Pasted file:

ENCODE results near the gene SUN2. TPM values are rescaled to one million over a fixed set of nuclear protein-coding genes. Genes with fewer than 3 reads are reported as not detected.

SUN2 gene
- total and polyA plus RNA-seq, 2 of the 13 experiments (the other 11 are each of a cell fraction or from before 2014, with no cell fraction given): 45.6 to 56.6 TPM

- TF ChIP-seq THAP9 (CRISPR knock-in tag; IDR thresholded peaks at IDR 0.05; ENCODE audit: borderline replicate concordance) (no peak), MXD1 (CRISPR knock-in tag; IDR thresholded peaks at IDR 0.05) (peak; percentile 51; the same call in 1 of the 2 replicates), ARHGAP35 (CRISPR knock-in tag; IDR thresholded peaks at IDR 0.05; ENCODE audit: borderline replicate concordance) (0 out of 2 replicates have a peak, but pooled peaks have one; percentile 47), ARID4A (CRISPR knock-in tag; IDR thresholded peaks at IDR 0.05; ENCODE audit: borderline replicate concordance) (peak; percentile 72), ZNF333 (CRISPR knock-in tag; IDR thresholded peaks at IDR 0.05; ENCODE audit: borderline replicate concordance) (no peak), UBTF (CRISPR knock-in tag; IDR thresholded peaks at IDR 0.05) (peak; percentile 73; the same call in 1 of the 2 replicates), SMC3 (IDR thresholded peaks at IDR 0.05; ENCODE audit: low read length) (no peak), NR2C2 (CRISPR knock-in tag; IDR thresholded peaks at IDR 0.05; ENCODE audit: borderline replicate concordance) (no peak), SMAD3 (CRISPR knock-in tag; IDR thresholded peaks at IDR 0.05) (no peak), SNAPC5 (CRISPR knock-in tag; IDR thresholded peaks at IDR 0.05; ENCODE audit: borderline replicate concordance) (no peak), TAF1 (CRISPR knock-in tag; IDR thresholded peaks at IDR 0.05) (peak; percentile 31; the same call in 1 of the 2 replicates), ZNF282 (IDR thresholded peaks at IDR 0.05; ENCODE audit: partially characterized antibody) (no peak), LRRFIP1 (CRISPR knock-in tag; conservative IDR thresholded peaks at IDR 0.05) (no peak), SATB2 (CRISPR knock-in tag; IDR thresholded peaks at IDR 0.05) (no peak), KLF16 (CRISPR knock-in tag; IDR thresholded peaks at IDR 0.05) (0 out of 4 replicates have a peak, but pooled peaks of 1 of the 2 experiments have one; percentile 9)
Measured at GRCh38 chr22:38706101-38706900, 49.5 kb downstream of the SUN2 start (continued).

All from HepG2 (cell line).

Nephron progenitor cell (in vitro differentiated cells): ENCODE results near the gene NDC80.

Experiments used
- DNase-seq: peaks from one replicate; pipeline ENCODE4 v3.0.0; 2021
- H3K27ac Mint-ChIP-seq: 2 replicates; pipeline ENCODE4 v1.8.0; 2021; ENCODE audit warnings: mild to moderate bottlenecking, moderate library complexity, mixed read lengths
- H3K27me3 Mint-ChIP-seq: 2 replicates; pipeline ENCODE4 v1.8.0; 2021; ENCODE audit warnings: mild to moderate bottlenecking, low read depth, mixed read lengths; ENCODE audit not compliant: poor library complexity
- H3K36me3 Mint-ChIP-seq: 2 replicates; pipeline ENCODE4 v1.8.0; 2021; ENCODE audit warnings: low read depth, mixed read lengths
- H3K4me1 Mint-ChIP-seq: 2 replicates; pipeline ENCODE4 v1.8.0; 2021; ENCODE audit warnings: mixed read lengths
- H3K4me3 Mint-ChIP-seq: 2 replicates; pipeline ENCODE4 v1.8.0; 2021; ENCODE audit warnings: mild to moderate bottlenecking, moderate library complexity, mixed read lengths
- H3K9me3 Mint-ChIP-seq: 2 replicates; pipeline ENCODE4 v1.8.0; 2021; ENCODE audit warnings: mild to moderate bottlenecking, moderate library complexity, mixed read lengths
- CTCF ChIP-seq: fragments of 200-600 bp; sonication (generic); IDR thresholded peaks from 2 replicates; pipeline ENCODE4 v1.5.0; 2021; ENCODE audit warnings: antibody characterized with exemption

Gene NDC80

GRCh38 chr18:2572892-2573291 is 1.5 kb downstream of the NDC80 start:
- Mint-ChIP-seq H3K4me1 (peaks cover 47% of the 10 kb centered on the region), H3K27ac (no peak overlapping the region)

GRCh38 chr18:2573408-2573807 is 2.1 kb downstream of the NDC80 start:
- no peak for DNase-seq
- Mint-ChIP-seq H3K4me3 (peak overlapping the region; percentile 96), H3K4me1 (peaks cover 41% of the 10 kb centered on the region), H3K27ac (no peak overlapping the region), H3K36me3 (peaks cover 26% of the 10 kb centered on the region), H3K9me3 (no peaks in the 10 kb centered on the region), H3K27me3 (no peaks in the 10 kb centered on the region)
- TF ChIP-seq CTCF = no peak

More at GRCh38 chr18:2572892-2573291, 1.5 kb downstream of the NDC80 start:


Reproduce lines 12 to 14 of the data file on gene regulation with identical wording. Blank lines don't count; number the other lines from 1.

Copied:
- H3K36me3 Mint-ChIP-seq: 2 replicates; pipeline ENCODE4 v1.8.0; 2021; ENCODE audit warnings: low read depth, mixed read lengths
- H3K4me1 Mint-ChIP-seq: 2 replicates; pipeline ENCODE4 v1.8.0; 2021; ENCODE audit warnings: mixed read lengths
- H3K4me3 Mint-ChIP-seq: 2 replicates; pipeline ENCODE4 v1.8.0; 2021; ENCODE audit warnings: mild to moderate bottlenecking, moderate library complexity, mixed read lengths